My Dad’s family made several trips out West, to Arizona and the Dakotas. Sorting out and matching photos with cities has been a constant challenge. A couple of intriguing photos show Dad with a cowboy identified as Hiram Greene. I wondered, was Hiram Greene a famous rodeo rider, a film star or some other celebrity?
My first source of information was the caption on the back of one photo, written by my grandmother, Ruby V. Hanneman. It listed the name “Hiram Greene” and said he was from Billings, Montana. The photo, according to the caption, was taken at Canistota, Minnesota. As it turned out, that caption was problematic in several respects.
I took a chance by doing a generic search engine query and came up empty. I quickly ruled out the idea that Mr. Greene was a major celebrity. Using databases at Ancestry.com, I was unable to find anyone by that name near Billings, Montana. But I did find what appeared to be a good match right in South Dakota, where the Hanneman family vacationed several times in the 1940s.
Hiram Hoyt Greene was a farmer who lived much of his life around Mitchell, S.D. I ran a quick search and discovered the major tourist attraction in Mitchell is the Mitchell Corn Palace, home to world-famous murals made from corn. That quickly rang a bell with me. I had numerous photos of the Hannemans outside the Corn Palace. This led me to conclude that it was possible that Dad met Hiram Greene on the streets of Mitchell. Especially since there is no Canistota, Minnesota. There is a Canistota, S.D., another city the Hanneman family visited on vacation. Canistota is home to the famous Ortman Chiropractic Clinic. I could find no link between Hiram and Canistota, although it is only 40 miles from Mitchell. I took yet another look through the photo library and found an image of the Ortman Clinic. The building next to it appears to match the brick building that Dad and Mr. Greene are standing near. So it was Canistota after all.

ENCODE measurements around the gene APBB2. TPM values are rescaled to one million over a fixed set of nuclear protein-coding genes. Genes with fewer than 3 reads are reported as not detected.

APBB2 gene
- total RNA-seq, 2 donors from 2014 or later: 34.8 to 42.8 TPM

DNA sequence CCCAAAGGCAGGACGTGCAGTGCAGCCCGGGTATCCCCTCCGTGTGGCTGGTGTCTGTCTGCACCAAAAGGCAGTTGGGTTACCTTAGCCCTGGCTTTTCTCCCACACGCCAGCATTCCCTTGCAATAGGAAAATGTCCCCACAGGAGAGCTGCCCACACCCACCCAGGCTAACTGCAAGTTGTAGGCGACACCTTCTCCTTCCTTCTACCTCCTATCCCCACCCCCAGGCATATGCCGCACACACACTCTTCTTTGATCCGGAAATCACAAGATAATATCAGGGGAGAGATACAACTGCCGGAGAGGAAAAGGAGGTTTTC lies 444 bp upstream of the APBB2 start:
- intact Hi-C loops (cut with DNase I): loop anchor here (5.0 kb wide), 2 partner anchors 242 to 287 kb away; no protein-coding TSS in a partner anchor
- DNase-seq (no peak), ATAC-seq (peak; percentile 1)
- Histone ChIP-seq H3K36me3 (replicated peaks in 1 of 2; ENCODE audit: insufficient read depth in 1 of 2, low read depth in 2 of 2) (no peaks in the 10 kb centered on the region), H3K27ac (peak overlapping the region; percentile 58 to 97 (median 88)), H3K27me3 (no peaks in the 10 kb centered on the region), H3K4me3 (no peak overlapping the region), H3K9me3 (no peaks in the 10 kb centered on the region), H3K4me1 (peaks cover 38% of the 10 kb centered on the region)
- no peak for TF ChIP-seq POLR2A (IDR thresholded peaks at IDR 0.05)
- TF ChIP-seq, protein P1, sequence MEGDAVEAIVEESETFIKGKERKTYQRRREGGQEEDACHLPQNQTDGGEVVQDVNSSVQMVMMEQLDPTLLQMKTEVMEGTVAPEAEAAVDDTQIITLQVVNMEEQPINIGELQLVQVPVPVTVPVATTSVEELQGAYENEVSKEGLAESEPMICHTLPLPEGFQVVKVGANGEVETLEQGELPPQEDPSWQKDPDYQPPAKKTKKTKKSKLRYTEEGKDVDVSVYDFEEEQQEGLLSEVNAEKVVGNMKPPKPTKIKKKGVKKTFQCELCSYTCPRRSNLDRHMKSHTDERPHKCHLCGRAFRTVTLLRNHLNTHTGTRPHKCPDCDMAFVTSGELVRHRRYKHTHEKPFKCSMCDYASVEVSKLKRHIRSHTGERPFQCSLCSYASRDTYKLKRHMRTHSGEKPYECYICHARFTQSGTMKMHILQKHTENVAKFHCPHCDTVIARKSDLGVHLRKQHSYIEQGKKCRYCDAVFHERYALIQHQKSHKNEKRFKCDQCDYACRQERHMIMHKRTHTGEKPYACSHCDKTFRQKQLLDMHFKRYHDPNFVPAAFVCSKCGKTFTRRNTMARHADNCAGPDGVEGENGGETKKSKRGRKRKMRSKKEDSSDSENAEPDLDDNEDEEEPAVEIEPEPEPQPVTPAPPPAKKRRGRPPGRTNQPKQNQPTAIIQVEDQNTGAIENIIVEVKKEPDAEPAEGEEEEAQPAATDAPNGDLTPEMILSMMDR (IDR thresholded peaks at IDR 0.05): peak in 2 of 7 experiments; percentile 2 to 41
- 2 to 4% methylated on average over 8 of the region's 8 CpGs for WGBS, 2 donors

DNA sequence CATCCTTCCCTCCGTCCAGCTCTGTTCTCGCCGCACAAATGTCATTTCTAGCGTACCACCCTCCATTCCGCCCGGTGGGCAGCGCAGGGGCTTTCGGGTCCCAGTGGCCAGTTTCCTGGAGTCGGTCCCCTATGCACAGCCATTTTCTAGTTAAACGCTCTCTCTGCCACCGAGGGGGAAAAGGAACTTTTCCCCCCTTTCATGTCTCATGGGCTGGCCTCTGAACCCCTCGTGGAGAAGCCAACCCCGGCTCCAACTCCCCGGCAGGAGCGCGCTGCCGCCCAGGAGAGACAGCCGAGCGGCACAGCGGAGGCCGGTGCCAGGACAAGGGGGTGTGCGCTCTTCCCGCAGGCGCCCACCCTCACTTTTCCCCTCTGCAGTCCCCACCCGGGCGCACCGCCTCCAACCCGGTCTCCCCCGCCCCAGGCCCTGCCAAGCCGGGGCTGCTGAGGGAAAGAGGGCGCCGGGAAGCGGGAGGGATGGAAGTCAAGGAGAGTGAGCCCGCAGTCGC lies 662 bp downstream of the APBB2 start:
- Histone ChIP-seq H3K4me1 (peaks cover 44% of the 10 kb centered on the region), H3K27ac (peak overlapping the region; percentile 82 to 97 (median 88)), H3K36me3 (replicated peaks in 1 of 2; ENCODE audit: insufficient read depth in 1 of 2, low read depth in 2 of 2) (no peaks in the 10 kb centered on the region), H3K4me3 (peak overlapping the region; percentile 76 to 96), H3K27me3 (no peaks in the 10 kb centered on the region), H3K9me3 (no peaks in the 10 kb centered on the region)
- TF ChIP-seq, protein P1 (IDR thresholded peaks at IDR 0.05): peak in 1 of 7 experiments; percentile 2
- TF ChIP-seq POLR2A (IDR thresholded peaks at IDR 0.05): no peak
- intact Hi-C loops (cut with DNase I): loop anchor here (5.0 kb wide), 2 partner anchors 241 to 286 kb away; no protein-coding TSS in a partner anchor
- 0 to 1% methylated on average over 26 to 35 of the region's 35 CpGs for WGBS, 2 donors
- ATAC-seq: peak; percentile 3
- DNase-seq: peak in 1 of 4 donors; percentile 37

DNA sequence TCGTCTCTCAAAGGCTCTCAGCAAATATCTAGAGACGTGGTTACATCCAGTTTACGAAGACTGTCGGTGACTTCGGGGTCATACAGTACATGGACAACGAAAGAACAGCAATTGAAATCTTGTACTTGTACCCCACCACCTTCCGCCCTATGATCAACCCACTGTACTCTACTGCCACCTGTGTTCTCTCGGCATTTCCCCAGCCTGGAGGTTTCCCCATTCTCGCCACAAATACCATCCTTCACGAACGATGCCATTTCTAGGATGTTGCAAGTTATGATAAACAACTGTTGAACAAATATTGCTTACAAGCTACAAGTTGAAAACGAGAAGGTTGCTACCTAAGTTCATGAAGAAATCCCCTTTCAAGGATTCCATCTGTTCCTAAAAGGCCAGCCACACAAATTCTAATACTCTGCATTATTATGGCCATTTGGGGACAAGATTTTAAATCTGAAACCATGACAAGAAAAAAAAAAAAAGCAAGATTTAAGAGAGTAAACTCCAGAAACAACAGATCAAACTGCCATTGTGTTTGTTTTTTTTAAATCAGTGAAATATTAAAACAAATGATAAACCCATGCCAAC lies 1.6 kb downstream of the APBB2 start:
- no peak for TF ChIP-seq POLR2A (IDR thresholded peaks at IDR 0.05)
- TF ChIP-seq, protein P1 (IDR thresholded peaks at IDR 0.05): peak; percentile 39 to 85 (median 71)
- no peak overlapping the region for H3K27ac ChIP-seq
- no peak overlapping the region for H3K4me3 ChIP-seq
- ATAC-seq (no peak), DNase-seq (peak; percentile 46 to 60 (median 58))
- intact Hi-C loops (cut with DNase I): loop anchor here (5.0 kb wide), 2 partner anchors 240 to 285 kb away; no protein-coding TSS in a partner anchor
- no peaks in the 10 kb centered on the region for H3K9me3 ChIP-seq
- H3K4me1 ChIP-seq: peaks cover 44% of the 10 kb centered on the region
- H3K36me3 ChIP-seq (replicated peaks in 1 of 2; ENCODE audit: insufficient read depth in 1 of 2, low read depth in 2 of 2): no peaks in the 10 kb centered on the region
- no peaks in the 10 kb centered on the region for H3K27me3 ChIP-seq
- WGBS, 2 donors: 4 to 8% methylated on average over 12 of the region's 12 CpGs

According to the 1940 U.S. Census, Hiram Hoyt Greene was a livestock and grain producer. This made sense. A cattle rancher would certainly dress like a cowboy. Perhaps Dad saw Mr. Greene on the street and wanted to have his photo taken with a real cowboy. I wonder if that had happened to Mr. Greene before? I started out looking for a celebrity, but found a regular, hard-working cattle rancher. It was an even better story, in my opinion.
Hiram Hoyt Greene was born in May 1898. At the time of the World War I draft, he was a farmer in Mitchell, S.D. In May 1920, he married May Luella Moe. The couple had nine children. At various times in his working life, Greene farmed and lived in Mitchell, the Town of Beulah and Mount Vernon, South Dakota. He was hospitalized in November 1958, just a day after celebrating the wedding of one of his sons. He died on November 28, 1958 at age 60.
I learned several key lessons from this photo detective assignment. First, it is always a good idea to write down information on the back of photographs. Or in the case of modern digital images, to embed a caption and keywords in the photo files. But you can’t always trust the information on old photo prints. Sometimes captions are written long after the events shown in the photo. Memories can be jumbled, so it is good to check the information and correct it if necessary.
— This post has been updated with more information.
©2014 The Hanneman Archive
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